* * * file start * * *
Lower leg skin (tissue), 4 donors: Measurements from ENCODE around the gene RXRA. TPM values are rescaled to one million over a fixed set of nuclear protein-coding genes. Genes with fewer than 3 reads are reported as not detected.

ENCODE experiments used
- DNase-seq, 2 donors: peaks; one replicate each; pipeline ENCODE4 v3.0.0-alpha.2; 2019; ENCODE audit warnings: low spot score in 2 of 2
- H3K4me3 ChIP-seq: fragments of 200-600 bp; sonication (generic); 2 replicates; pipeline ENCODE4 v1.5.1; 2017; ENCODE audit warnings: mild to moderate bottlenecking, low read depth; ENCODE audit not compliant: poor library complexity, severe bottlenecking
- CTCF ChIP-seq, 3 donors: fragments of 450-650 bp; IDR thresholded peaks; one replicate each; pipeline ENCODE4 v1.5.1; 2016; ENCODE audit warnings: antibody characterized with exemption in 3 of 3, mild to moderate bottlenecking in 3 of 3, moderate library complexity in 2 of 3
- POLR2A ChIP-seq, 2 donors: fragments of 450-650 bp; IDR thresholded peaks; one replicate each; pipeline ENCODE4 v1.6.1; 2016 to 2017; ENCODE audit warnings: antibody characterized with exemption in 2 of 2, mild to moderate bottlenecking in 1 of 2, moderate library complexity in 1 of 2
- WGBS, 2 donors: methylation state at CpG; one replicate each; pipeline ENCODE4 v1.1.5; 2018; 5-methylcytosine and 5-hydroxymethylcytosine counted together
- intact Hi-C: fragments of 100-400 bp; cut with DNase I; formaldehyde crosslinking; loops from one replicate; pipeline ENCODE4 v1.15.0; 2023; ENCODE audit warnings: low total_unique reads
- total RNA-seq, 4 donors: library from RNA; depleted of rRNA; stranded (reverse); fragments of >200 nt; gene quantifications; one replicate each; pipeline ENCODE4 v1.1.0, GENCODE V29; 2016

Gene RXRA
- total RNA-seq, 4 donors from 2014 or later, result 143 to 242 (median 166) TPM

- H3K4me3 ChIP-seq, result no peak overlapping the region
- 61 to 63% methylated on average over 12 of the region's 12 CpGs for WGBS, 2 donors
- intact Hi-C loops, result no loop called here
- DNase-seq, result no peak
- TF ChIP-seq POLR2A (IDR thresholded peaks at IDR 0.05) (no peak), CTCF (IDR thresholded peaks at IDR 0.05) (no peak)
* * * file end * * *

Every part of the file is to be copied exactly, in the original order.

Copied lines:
Lower leg skin (tissue), 4 donors: Measurements from ENCODE around the gene RXRA. TPM values are rescaled to one million over a fixed set of nuclear protein-coding genes. Genes with fewer than 3 reads are reported as not detected.

ENCODE experiments used
- DNase-seq, 2 donors: peaks; one replicate each; pipeline ENCODE4 v3.0.0-alpha.2; 2019; ENCODE audit warnings: low spot score in 2 of 2
- H3K4me3 ChIP-seq: fragments of 200-600 bp; sonication (generic); 2 replicates; pipeline ENCODE4 v1.5.1; 2017; ENCODE audit warnings: mild to moderate bottlenecking, low read depth; ENCODE audit not compliant: poor library complexity, severe bottlenecking
- CTCF ChIP-seq, 3 donors: fragments of 450-650 bp; IDR thresholded peaks; one replicate each; pipeline ENCODE4 v1.5.1; 2016; ENCODE audit warnings: antibody characterized with exemption in 3 of 3, mild to moderate bottlenecking in 3 of 3, moderate library complexity in 2 of 3
- POLR2A ChIP-seq, 2 donors: fragments of 450-650 bp; IDR thresholded peaks; one replicate each; pipeline ENCODE4 v1.6.1; 2016 to 2017; ENCODE audit warnings: antibody characterized with exemption in 2 of 2, mild to moderate bottlenecking in 1 of 2, moderate library complexity in 1 of 2
- WGBS, 2 donors: methylation state at CpG; one replicate each; pipeline ENCODE4 v1.1.5; 2018; 5-methylcytosine and 5-hydroxymethylcytosine counted together
- intact Hi-C: fragments of 100-400 bp; cut with DNase I; formaldehyde crosslinking; loops from one replicate; pipeline ENCODE4 v1.15.0; 2023; ENCODE audit warnings: low total_unique reads
- total RNA-seq, 4 donors: library from RNA; depleted of rRNA; stranded (reverse); fragments of >200 nt; gene quantifications; one replicate each; pipeline ENCODE4 v1.1.0, GENCODE V29; 2016

Gene RXRA
- total RNA-seq, 4 donors from 2014 or later, result 143 to 242 (median 166) TPM

- H3K4me3 ChIP-seq, result no peak overlapping the region
- 61 to 63% methylated on average over 12 of the region's 12 CpGs for WGBS, 2 donors
- intact Hi-C loops, result no loop called here
- DNase-seq, result no peak
- TF ChIP-seq POLR2A (IDR thresholded peaks at IDR 0.05) (no peak), CTCF (IDR thresholded peaks at IDR 0.05) (no peak)